Top 5 Causes of Neck Pain
Dr Michael Santamaria
We experience neck pain for many reasons. Some are obvious, some are very hard to diagnose. Thankfully, the common ones are common, the rare ones are rare…funny that! Here are the top 5 causes that we come across at Elsternwick Osteopathy.
1. Facet sprain. Each vertebra connects with the vertebra above and below it to create a facet. The body can sense if these joints move slightly and don’t return to their original position and a spasm is the most likely result causing localised pain. Inflammation can also result adding to the overall pain stimulation. Facet sprains can result from repetitive strains, fast and unexpected movements and fatigue due to overuse as might been seen painting a wall that is high up or on an angle.
2. Posture. We still live very sedentary lives. Desks and chairs places our neck and spine in horrible positions and contribute heavily to the stiffness and strains we feel in our neck. Even the best posture will impact your neck to some degree. Standing Desks have made some noticeable differences. If set up correctly, the strain on the neck can be significantly reduced when you stand up.
3. Stress. This can often be overlooked. So many patients will come in and say,” I had this pain before our holiday, then on holiday it was gone, and now it’s back.”. Or they will say, “Oh yeah I’ve been under a lot more stress in the past few weeks.” Stress absolutely manifests itself physically in the body and the shoulders, neck and head are the most common places we see it.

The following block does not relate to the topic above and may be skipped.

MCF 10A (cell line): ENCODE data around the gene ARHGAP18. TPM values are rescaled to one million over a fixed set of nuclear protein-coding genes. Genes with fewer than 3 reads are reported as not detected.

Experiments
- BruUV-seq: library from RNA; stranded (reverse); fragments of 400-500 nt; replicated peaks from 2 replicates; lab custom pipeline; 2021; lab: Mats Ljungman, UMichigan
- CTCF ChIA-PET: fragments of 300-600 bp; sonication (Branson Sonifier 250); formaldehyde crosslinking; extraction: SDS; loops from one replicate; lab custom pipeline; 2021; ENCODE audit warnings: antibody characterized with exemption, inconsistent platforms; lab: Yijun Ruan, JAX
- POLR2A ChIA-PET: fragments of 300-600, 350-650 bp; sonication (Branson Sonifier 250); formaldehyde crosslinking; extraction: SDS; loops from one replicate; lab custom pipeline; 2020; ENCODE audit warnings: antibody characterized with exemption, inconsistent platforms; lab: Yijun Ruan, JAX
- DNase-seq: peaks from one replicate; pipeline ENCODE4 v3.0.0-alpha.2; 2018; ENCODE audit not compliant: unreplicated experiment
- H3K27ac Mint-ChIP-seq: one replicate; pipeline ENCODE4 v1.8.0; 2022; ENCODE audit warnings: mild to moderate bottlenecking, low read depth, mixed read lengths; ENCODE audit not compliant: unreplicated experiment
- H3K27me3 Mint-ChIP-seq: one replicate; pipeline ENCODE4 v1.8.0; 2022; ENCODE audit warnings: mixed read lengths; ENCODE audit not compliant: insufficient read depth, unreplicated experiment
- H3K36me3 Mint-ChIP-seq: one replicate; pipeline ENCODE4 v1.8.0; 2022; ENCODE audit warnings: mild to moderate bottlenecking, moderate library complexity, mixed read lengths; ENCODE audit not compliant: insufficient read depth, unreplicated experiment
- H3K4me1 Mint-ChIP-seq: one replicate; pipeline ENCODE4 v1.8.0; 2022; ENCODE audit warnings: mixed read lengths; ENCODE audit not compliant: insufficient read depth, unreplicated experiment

4. Disc bulge. A disc bulge can present itself very differently from person to person. Some will never know they have it, others can completely ruin their lives at the time. The disc that is located in between the vertebra can be damaged either through trauma or overtime through degeneration. The bulge can impact the spinal cord or more commonly the nerve roots that arise from that part of the spinal cord. Localised pain can be coupled with referred pain and even some numbness and weakness into the arms and hands.
5. Thoracic spine referral. Parts of the Autonomic Nervous System (the system that can control the automatic functions in your body such as breathing or heart-beating) can control pain into other parts of the body. Sections of the thoracic spine (the mid-back spine) control pain into the head and neck and can often create headaches. Almost every time you present with neck pain, your Osteopath will check your thoracic spine to see if it is influencing your neck pain.